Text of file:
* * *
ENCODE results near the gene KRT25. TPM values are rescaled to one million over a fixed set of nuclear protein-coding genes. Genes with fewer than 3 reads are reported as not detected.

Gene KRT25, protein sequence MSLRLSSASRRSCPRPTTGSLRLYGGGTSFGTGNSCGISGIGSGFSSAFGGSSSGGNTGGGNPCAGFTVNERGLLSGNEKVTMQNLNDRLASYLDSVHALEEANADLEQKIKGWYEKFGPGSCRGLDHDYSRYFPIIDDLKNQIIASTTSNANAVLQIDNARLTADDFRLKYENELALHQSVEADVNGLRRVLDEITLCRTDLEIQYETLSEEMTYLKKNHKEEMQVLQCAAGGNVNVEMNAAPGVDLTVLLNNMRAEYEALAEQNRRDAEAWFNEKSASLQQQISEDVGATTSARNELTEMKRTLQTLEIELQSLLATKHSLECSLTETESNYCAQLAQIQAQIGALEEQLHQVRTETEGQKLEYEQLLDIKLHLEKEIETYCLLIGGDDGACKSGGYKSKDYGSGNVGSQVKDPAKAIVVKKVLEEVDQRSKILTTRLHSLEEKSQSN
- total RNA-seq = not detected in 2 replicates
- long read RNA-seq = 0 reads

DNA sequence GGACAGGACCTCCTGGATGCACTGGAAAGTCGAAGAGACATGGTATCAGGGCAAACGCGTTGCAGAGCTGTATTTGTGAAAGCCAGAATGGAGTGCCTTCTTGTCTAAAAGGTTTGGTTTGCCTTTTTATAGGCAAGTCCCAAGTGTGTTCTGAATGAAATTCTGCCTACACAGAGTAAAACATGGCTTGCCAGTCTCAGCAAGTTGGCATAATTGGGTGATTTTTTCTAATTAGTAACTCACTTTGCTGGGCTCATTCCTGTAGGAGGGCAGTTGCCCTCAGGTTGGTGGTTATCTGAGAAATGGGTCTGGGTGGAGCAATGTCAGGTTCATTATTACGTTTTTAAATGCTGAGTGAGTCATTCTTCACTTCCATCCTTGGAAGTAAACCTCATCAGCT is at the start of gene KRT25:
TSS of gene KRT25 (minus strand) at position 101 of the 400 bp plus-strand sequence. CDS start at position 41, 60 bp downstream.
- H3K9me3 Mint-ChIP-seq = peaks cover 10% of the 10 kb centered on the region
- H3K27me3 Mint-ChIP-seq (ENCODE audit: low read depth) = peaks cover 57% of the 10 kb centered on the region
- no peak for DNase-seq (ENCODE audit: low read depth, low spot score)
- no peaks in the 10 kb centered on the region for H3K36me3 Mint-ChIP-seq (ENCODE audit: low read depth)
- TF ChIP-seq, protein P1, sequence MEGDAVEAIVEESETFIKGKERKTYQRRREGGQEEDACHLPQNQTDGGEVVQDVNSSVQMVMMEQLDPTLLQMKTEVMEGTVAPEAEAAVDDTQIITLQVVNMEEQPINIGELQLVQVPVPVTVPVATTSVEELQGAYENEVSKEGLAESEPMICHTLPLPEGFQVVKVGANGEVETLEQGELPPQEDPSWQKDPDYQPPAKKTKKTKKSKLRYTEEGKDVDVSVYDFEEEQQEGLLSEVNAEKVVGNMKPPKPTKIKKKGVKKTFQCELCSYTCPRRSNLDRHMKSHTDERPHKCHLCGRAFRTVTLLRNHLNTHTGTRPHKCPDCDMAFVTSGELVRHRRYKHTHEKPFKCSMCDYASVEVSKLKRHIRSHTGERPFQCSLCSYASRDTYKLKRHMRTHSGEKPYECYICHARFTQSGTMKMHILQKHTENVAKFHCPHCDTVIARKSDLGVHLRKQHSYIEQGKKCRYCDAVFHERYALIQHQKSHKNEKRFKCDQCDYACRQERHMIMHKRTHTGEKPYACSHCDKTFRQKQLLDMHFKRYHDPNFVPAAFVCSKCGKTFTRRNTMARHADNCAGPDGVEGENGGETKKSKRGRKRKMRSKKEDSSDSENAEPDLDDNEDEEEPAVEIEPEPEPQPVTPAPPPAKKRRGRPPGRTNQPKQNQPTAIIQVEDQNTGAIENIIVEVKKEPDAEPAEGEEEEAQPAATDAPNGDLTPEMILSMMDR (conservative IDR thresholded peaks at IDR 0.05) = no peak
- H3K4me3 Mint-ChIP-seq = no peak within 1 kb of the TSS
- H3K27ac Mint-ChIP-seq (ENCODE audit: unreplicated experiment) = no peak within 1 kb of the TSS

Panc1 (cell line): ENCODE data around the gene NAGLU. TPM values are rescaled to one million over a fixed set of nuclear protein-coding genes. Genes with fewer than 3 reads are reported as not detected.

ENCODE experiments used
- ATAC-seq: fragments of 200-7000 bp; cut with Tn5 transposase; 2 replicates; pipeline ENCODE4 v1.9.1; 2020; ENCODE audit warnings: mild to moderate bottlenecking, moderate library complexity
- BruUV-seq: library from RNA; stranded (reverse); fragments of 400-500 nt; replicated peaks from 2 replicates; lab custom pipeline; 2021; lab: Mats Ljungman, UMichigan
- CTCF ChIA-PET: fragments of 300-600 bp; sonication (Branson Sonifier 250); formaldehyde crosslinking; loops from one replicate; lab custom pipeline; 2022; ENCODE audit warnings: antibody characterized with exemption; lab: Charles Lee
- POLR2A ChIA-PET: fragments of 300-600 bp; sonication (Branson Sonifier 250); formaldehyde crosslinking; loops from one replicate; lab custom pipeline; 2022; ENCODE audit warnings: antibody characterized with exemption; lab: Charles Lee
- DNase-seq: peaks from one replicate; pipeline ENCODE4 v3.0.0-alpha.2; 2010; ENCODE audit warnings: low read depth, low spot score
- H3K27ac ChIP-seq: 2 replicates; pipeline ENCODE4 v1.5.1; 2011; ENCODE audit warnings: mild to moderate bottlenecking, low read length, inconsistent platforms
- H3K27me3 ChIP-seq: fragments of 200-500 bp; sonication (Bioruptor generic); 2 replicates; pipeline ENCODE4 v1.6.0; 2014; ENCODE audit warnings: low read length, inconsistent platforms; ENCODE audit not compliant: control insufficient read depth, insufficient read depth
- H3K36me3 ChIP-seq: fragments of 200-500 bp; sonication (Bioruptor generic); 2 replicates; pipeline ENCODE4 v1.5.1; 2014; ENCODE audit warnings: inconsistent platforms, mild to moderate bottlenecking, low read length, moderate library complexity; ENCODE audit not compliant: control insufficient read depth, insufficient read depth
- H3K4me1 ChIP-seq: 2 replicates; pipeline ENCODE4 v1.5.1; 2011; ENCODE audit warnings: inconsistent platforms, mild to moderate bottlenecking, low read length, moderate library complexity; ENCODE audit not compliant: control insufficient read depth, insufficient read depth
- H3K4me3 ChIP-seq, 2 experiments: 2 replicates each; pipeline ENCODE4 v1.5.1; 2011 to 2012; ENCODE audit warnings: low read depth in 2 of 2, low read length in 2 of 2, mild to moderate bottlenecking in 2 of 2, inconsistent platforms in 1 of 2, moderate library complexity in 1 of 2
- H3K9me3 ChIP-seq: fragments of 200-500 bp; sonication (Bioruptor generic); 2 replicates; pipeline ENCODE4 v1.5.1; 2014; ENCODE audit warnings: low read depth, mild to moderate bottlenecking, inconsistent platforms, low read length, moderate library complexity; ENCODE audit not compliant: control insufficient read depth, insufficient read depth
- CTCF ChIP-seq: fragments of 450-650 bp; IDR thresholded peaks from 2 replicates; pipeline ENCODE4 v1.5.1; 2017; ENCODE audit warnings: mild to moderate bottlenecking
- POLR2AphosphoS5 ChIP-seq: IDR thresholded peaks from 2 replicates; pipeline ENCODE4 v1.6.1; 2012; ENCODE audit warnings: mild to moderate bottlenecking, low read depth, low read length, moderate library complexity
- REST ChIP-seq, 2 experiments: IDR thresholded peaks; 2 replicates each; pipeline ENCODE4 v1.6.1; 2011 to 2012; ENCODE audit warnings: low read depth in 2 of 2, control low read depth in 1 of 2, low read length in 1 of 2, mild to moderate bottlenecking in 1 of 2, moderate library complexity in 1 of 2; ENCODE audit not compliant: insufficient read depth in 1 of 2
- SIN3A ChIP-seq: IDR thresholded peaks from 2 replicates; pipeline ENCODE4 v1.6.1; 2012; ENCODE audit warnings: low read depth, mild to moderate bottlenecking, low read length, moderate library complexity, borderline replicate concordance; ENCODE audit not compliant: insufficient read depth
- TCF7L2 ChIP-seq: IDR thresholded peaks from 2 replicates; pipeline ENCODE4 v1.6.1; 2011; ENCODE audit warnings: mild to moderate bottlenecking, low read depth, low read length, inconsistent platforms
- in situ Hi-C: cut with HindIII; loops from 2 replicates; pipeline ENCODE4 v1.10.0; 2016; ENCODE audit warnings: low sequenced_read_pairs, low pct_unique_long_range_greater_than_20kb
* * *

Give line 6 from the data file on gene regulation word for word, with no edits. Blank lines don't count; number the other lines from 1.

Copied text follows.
TSS of gene KRT25 (minus strand) at position 101 of the 400 bp plus-strand sequence. CDS start at position 41, 60 bp downstream.